Tara swallowed and her gaze flitted here and there as she considered what to do. Finally, she looked to him and allowed, “Well, I s’ppose ye could sleep in Da’s room. I’ll put on fresh sheets fer ye.”
His eyes fixed hers. “That’d be real nice o’ ye, Miss…?”
“Um, Tara,” she said. “Tara Menzies.”
“Pretty name,” he said as he strode to her and held out his hand. “Will Regan.”
She clasped his hand firmly and shook the way she had seen Da greet a man. “Welcome, Mr. Regan. Ye can bed down yer horse round back in the barn.”
“I thank ye, Miss Menzies,” he responded with a widening grin.
“Uh, an’ I’ll make us some supper,” she offered. “Won’t be fancy or nothin’, but it’ll fill yer belly.”
“Much obliged, Miss,” he said. With that, he led his horse round the side of the age-greyed log house to the equally silvered board-and-batten barn that dwarfed it.
As she watched after him, Tara wondered whether letting this stranger into her house was a good thing. And she wondered whether she should have confirmed his assumption she was unmarried. And she wondered whether he guessed she was alone, here. And she wondered what she could feed him besides beans.
She stepped up onto the unpainted porch boards that squeaked with her passage and she hoped Da’s mattress wouldn’t need much pummelling to get the dust out of it.
WILL REGAN BRUSHED DOWN the horse he had hired out of Peterborough and he picked up the stallion’s hoofs, one at a time, to inspect the shoes. He whistled as he scraped away bits of stone wedged under the iron and then pulled a couple of burrs from the animal’s tail. He smiled to himself as he recalled to mind the girl he’d found in the middle of God’s Country. He had no doubt she dwelt here alone, for the farmstead showed many a sign of neglect: fence posts nearly toppled by frost heave, broken wire unrepaired, a sagging veranda roof on the house, rusted tin on house and barn, thistles grown taller than his six-foot-three, and one small square of garden a few yards from the cabin.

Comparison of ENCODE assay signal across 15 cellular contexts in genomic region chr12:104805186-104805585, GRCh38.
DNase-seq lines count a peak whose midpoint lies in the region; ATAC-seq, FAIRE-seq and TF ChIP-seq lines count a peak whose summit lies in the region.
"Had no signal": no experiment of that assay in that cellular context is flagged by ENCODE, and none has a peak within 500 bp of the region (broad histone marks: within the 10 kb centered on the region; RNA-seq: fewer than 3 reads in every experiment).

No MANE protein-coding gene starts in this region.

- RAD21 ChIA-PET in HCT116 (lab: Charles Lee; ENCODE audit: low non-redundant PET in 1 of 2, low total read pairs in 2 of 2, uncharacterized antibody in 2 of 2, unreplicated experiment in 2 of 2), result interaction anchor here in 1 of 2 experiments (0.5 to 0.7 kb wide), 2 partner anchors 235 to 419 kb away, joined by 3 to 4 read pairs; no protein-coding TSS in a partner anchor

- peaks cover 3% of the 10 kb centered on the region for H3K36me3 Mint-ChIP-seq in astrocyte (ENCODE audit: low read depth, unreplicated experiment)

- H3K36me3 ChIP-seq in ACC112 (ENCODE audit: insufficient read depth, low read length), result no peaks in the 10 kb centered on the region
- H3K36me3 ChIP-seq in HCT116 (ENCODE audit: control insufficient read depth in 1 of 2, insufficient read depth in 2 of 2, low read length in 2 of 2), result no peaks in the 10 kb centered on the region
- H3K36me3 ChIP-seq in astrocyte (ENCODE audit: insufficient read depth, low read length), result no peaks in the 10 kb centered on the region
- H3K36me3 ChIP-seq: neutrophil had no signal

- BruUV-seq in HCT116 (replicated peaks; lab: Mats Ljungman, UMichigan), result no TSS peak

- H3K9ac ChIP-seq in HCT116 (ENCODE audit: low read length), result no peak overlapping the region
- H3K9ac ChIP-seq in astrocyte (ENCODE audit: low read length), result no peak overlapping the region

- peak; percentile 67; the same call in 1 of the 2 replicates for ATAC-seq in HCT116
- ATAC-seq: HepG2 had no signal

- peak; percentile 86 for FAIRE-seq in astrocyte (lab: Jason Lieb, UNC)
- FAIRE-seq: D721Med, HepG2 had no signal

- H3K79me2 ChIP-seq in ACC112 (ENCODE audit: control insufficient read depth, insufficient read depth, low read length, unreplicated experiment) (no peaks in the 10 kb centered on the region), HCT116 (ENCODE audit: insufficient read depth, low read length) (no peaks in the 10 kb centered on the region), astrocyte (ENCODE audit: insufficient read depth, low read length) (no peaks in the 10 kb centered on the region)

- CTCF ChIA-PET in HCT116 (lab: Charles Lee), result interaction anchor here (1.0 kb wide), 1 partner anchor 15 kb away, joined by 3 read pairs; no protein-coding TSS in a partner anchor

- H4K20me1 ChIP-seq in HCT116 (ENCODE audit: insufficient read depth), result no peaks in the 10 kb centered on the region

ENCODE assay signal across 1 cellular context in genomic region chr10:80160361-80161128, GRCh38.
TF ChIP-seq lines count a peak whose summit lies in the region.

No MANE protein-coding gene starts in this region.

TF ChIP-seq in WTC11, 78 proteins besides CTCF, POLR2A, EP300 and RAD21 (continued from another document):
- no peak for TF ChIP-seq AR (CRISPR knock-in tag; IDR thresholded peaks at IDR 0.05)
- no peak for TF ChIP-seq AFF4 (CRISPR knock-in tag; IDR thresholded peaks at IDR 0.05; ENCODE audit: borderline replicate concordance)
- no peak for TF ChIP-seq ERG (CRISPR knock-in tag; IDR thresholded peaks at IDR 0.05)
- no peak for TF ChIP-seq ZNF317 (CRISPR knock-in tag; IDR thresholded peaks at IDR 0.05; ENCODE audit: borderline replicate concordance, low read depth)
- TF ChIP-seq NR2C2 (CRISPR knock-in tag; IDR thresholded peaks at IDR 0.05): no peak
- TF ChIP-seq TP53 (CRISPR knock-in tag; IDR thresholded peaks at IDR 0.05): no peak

She could hunt, he knew, for skins had been stretched to dry on the side of the barn. And she surely had meat aplenty, for he had passed the chicken coop and rabbit hutches on the way to the old building that, by its design, had once housed cattle as well as horses. Now, a pair of sheep wandered through the wide door, bleated at him, and then left him in peace as they nosed about the paddock fence in search of grass as yet untouched. And a fat sow made quick work of a snake under an oak that shaded the south side of the house, while a brace of shoats rooted nearby.
Da, she had mentioned. Her father had died or abandoned her, he figured. Was she an only child? Or had she simply stayed behind, either as youngest or eldest, when brothers and sisters married and moved on? No matter. She lived out here, far from any form of civilization, and managed on her own. So, she had spunk, at least, if not a genteel manner or a comely face.
She was not ugly, he judged. Just…unkempt, was perhaps the word. With no one else about, she made no effort to prettify herself. He had seen from as far back as the gate the old-fashioned patched yellow dress hemmed to her ankles and the bare feet and the wild brown hair flying free of its binding, the loose tresses floating about her face in the fading sunlight. That, more than any other factor, had led him to the conclusion she resided alone.
And that, he decided, was a very convenient circumstance.